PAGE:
Candlewick is a smaller press, as in not big 6. They do have some successful authors though.


    • Christina says:

      Also, did you see that Anna commented down below?

    • Lilian says:

      It appears I have an uncanny ability to lure authors to comment on your blog.


  3. Nori says:

    I really liked this one Lol. I thought the world building was excellent. Though I totally agree that Aria is just not there yet. Also, I kept picturing Aria from Pretty Little Liars…I feel like YA authors are having issues coming up with new/original names. I’m reading a book right now with another Echo…Ugh. Any way, I think Aria is definitely a character we will come to like more later. She just has a lot of growing to do. Also, I think I read somewhere that stuff involving the aether will be a bigger part of book 2. So, maybe there will be answers soon?

    • Christina says:

      I haven’t read Pretty Little Liars so that wasn’t an issue. Well, if you think about all of the books out there, coming up with original names that aren’t ridiculous is going to be seriously difficult. I mean, Throne of Glass has a unique name, but spelling it is a pain in the butt. Celaena. Oy. I had to triple check it every time in my review, and I imagine one is still wrong.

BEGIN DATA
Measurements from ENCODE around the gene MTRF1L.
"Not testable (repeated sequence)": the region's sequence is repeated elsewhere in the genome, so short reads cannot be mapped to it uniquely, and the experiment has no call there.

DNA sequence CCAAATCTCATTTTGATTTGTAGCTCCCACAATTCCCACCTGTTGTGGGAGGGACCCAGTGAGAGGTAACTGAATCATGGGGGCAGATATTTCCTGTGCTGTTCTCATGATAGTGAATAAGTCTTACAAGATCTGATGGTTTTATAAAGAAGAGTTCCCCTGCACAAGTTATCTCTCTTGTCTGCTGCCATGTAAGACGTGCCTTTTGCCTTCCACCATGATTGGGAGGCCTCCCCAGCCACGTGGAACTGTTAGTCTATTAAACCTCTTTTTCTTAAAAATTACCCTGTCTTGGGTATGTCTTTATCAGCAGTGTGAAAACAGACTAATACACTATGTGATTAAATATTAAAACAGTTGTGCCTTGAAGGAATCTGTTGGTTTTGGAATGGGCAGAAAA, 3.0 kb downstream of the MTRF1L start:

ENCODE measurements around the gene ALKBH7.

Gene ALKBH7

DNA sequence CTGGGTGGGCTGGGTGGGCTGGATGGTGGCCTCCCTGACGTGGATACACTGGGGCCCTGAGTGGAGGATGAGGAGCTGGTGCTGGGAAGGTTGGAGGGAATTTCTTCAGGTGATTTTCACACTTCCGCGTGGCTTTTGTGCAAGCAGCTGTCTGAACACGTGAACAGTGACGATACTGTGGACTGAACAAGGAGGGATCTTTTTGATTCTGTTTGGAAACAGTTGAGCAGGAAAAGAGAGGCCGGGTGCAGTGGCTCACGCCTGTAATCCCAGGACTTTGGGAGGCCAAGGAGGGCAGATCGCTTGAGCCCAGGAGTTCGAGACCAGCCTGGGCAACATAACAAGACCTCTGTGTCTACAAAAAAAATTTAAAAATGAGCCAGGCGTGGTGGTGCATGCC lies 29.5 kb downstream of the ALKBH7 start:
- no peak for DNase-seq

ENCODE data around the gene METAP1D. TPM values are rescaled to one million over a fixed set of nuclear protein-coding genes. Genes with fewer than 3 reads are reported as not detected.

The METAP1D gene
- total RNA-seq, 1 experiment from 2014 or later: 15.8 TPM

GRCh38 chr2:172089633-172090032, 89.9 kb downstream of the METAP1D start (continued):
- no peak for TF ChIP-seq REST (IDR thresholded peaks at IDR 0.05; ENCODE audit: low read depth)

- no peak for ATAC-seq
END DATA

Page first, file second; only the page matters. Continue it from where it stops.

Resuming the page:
Yeah, I liked Aria more by the end. I suspect she’ll be more of a distinct person in the second one.

  4. Tara @ Hobbitsies says:

    I’m totally with you – I’m super intrigued by the super powered senses and I hope book two explores it a bit more! I also loved that the non-insta love. It was so much more realistic (and fun) to watch their feelings develop.

    • Christina says:

      Definitely! I don’t know why I was convinced it would be instalove. I think maybe the gushing in some reviews made me suspect that would be the case. Anyway, it worked much better this way.

      I expect book two be full of MORE POWERS.

  5. Well. I usually have this song stuck in my head like once a week, so I guess it’s that time…

    This book sounds really, really weird. With all The Words and all The Places. I keep checking it out from the library when I’m in a sort of sci-fi mood, but then never actually read it. I read the first page once, but I just was not feeling that type of book then. I know I’ll eventually read it, but it’s not on the top of my TBR.

    • Christina says:

      Hahaha, really? That’s so funny and random.

      I have books like that. I’ve pretty much given up on library books for the moment, because I’m so busy with reviews, but I did that for like the first year of blogging. Check out all the things, renew maximum amount of times, return to library, check out again, repeat. Whoops. I’m so good for library stats though!

  6. I’m glad you enjoyed this overall. UtNS is actually one of my favorite books of this year ๐Ÿ™‚ I adored Roar and Marron, and even Cinder. I can’t WAIT for the second book, because I think it will allow the characters to grow exponentially and there should be a lot more action. Guess we’ll see!